After a social summer with bold conversations and an engaging autumn full of celebrations, we are approaching the darkest night of the year, a different rhythm of winter, and a new year in the Gregorian calendar. For many of us, the month of December can be a busy time of wrapping up projects and end-of-year reports, scurrying to purchase gifts, and preparing ourselves and our homes for the holidays.
While the push and bustle before the holidays can be exciting, it can also be important to slow down and let our systems rest before pivoting into a new chapter. A time to catch our breath and reflect on all the projects, accomplishments, questions, and challenges the past year has encompassed. As households across the states and territories prepare to pause for holiday break, humanities councils are offering meaningful opportunities to come together during the final month of the year:
On December 3 Fundación Puertorriqueña de las Humanidades (The Puerto Rican Endowment for the Humanities) hosted its first Fiesta de las Humanidades, an all-day festival to “celebrate thinking, research, creativity, reading, and the sharing of diverse knowledge and ideas, produced from plural perspectives.” Nevada Humanities is offering “Wonders of Nature” Art Workshops with Bobbie Ann Howell where participants will create paper birds together to welcome in the winter. Indiana Humanities hosted a community listening party of the “McCormick’s Creek State Park” episode of How to Survive the Future podcast, followed by a community discussion on Indiana’s biodiversity “and why it is worth saving” with scholars Alex Alex Chambers and Mary Welz as well as ecologists Ellen Jacquart and Steve Cotter.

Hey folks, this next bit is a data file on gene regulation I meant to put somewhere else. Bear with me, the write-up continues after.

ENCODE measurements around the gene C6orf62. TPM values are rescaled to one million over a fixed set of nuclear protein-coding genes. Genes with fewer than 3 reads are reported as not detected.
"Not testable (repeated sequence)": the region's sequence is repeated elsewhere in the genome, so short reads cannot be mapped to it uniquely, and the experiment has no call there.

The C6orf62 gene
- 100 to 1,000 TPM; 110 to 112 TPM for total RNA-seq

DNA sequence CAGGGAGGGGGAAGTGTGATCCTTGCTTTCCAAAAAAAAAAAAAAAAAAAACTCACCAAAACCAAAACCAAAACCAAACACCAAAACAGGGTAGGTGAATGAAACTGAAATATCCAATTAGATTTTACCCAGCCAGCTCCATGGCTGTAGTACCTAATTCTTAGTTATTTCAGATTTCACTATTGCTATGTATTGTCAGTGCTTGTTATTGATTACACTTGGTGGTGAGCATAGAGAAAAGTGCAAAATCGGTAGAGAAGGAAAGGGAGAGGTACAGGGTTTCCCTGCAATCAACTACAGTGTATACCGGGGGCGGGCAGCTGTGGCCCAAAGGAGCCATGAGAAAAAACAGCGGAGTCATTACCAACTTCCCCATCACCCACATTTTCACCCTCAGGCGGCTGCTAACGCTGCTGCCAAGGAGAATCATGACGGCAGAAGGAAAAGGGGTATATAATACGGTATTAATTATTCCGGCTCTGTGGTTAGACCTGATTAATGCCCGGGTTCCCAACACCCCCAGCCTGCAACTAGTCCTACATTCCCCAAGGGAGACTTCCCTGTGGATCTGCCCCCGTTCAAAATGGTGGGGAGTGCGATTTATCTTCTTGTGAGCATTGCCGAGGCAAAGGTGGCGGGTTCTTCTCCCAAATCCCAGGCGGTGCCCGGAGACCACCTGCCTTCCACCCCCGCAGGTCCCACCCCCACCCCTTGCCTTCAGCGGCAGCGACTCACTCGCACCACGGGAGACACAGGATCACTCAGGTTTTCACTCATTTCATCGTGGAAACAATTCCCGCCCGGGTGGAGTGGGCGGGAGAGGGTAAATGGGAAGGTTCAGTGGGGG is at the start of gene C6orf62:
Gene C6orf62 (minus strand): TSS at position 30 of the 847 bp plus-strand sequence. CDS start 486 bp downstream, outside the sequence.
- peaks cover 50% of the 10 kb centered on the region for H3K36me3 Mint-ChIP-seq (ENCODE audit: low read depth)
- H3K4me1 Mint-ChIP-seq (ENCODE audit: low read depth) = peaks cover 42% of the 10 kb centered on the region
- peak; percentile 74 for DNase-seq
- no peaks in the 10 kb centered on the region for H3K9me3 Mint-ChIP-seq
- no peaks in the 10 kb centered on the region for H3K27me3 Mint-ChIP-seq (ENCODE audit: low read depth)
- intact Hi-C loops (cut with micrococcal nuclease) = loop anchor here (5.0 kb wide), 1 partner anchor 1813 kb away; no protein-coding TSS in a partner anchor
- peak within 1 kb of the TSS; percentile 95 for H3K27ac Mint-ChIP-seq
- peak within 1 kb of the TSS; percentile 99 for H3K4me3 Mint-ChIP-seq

Alabama Public Television will premiere Rural Revival: The Civilian Conservation Corps in Alabama. With support from Alabama Humanities Alliance, this documentary film explores the Civilian Conservation Corps (CCC) impact and its lasting effect on the land and people of Alabama. Maryland Humanities’ Museum on Mainstreet Program presents Crossroads: Change in Rural America, a traveling Smithsonian Institution exhibition that prompts discussions about “what happened when America’s rural population became a minority of the country’s population and the ripple effects that occurred,” at the Oxford Museum.
Council programs like these encourage connection and contemplation as we wind down for winter and transition into a new year. Whether you are celebrating Hanukkah, Christmas, Kwanzaa, 2023, or the simplicity of the falling snow, the Federation wishes you a time of rest, reflection, and connection as you and yours head into the holidays.
Written by Jazzy DiMeglio